I talked on April 1 about The Hub, a new kids channel that Hasbro is going to launch on October 10, taking over the channel space filled by Discovery Kids. I said then that I sincerely hoped that Hasbro would shy away from adapting their board games for television - that just doesn't seem like something that would work to me. Well, it still doesn't - but we all know it's going to happen, so I'm going to take two famous Hasbro games and let you know of a foreign game show that epitomizes each of those games. I should stress that this is merely my opinion and that these are two very unlikely things to actually happen, but the way I see it, if Hasbro wanted to make a game show out of these two games, it's already been done in everything but name.

The first of these is one I'm sure everyone who read my April 8 post will have guessed - Scrabble. Now, I can hear you saying "There already was a game show called Scrabble!" This is true, and it was a great game show...but it had virtually nothing to do with Scrabble, and frankly, there's another show I like even better. That's right - I'm talking about Countdown. The fact is that, while I flat out adore Countdown, it would never work on American TV - heck, it would never even get on American TV - without a name Americans Scrabble. I fully realize this is something that will probably never happen because...well, if you were the owner of the format rights to Countdown, which has already been a huge success in many countries, would you want it tied in with a separate property that already has a game show named after it? I would, but I'm not the owner of the format rights to Countdown.

The second game I'm going to suggest here is one that will probably surprise you...Dungeons And Dragons. I can hear you saying "OK, I give up. I can see Scrabble working, but how on earth do you make a game show out of Dungeons And Dragons?" I can answer that question in one word: Knightmare.

A truly unique and ahead of its time television show, Knightmare is a British format that ran in its native country from 1987 to 1994. It had a format very much unlike any other, yet when described, it sounds like a horrific variation on The Money Maze. A team of four kids would enter a medieval antechamber, whereupon the designated dungeoneer would put on a blindfold helmet and enter the show's computer-generated fantasy dungeon. The dungeoneer can't see anything, and even if they could, it would just be a blue-screen room. Fortunately, the three other team members are seated at a screen in the antechamber on which they are shown the completed dungeon image. It is their job to guide the dungeoneer through an endless series of puzzles, characters, traps, and whatever else towards their ultimate goal of walking out of the dungeon alive.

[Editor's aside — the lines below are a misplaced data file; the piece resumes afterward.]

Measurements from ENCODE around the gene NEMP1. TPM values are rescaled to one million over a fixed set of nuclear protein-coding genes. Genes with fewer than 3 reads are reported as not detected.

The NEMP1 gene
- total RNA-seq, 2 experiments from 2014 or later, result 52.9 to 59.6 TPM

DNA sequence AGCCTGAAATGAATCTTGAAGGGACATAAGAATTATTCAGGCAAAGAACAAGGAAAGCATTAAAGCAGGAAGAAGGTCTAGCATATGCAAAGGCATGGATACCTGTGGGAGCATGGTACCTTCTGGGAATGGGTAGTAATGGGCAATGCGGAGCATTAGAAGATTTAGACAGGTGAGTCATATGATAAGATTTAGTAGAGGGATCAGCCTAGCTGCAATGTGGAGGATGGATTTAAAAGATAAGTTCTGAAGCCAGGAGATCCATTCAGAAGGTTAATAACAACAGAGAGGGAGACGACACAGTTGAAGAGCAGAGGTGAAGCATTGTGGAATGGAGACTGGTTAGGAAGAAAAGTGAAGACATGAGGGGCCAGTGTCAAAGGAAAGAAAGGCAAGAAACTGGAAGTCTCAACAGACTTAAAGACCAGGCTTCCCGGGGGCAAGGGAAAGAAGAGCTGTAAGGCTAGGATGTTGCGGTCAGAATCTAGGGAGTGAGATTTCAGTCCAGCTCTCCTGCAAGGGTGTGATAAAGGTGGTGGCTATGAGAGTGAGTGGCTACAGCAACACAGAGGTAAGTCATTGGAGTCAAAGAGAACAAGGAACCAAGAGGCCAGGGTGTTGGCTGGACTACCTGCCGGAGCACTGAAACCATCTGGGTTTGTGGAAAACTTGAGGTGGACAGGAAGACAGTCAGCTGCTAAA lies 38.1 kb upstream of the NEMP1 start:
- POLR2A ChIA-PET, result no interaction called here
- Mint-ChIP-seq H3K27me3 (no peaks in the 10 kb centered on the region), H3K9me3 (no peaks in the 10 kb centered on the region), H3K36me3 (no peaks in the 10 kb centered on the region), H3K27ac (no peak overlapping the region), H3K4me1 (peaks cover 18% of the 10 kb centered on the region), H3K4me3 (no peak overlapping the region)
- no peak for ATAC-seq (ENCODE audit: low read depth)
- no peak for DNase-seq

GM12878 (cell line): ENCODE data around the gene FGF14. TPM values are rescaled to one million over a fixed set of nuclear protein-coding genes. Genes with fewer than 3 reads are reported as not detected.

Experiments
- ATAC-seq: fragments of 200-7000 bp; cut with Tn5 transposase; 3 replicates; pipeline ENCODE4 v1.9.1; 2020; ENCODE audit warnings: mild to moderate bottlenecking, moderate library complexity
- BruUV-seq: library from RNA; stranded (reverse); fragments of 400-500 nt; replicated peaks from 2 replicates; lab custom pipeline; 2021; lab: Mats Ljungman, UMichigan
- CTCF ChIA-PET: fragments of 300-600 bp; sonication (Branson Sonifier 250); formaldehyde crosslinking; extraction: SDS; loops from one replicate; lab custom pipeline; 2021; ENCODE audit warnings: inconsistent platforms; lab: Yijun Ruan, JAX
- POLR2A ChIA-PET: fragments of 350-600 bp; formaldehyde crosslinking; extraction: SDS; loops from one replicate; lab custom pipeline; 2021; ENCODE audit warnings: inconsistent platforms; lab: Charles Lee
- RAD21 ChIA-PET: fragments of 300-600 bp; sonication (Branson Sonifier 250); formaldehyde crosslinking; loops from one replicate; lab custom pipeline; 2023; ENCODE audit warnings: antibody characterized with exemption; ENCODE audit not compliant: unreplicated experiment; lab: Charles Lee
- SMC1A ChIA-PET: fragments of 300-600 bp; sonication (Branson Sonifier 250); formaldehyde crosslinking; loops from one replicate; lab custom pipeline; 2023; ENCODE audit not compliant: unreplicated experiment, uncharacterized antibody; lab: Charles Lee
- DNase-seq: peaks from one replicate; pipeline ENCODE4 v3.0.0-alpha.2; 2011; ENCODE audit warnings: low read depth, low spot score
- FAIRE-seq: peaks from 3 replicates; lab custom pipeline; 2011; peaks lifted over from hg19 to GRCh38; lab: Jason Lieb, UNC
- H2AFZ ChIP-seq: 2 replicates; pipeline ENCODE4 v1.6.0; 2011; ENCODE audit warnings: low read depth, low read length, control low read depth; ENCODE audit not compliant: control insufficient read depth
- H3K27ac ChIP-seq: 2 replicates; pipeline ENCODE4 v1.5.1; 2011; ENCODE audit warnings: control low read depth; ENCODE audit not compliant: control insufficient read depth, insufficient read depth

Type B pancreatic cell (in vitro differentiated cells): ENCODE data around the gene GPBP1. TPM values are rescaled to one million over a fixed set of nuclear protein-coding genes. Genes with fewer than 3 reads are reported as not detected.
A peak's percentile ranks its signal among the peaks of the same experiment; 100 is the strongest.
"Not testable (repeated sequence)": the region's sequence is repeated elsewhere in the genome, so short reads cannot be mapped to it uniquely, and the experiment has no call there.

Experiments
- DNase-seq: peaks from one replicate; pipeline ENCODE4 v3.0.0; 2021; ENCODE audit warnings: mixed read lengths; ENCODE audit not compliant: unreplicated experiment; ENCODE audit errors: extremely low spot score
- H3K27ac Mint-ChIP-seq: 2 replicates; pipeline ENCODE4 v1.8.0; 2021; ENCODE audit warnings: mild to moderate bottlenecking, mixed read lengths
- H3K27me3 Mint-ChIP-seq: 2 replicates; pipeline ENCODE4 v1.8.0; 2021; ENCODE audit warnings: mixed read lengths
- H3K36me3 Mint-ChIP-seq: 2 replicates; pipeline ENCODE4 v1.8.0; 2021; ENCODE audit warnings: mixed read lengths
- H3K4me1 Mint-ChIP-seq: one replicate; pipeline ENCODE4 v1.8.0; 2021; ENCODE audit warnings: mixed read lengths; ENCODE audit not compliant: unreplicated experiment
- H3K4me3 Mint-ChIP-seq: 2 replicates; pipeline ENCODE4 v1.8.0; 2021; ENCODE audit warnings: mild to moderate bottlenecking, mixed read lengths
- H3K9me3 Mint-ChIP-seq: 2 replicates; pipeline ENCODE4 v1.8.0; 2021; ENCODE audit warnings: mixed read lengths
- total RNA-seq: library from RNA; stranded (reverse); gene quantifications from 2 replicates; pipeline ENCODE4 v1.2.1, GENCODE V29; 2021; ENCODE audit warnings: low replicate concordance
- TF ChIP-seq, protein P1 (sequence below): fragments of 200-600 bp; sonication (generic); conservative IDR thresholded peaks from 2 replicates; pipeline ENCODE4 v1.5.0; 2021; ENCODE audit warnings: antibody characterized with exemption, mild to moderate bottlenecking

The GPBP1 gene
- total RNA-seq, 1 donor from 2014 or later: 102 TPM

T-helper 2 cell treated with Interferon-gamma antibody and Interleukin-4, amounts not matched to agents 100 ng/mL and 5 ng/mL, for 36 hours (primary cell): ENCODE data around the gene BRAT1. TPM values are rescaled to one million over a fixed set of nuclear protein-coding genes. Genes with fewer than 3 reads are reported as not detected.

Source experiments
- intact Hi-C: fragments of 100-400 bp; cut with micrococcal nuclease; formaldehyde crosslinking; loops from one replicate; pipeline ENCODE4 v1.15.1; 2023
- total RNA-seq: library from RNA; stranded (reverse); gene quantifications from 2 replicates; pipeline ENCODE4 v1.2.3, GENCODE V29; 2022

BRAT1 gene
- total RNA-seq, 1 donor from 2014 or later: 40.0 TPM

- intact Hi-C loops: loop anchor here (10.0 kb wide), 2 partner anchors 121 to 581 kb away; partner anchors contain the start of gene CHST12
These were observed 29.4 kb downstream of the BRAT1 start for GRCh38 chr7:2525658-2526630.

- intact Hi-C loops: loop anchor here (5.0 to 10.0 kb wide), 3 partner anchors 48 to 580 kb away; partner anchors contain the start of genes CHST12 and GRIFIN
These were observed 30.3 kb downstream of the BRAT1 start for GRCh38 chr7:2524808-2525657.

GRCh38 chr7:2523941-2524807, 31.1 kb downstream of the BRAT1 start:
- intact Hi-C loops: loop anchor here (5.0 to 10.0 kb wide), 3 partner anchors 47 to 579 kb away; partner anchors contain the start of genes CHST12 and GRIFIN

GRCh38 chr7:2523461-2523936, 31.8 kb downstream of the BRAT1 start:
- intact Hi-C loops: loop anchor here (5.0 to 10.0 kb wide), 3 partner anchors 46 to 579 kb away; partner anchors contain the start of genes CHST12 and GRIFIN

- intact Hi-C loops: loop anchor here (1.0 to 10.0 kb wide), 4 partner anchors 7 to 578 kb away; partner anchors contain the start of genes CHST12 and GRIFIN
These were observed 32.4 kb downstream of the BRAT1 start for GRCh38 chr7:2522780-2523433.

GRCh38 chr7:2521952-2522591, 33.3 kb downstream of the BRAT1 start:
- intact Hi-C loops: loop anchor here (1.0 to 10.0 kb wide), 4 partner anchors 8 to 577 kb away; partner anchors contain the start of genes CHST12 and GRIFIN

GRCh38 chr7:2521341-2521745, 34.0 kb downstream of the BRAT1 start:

If that description doesn't make sense...well, there's probably no way I could describe this show that makes sense. This team wasn't competing against another for the fastest time out of the dungeon or something...they were just against the dungeon, and this dungeon was big enough that the show had rollover, meaning that games could be carried over from one episode to the next...and some teams lasted three half-hour episodes or more. It was a slow-paced show that managed to build up the kind of suspense that Who Wants To Be A Millionaire? had in its heyday. It also had such a complex medieval atmosphere that there were no prizes and even the gaps between episodes were explained as "temporal disruption." In short, this was certainly a game show, but it had a genuine fantasy feel to it. As it involved a large cast to portray the denizens of the dungeon and must have had an incredibly complex production process, it's probably too much for a new, unknown cable channel replacing Discovery Kids - but if they do decide to give this a try, I'm guessing it would be a lot more like Dungeons And Dragons than the cartoon called that.

There you go. As I've said, this is simply my opinion, and neither of these things is probably ever going to happen. All I'll say now is this - Hasbro, if you do try to develop Scrabble or Dungeons And Dragons for television, do it right. These are games that have very devoted followings of people who hold tournaments and take the game very to them! Get the show approved by the tournament governing bodies (the National Scrabble Association, the Role Playing Gamers Association, etc.) Wishful thinking? Yes...but there's no news this week.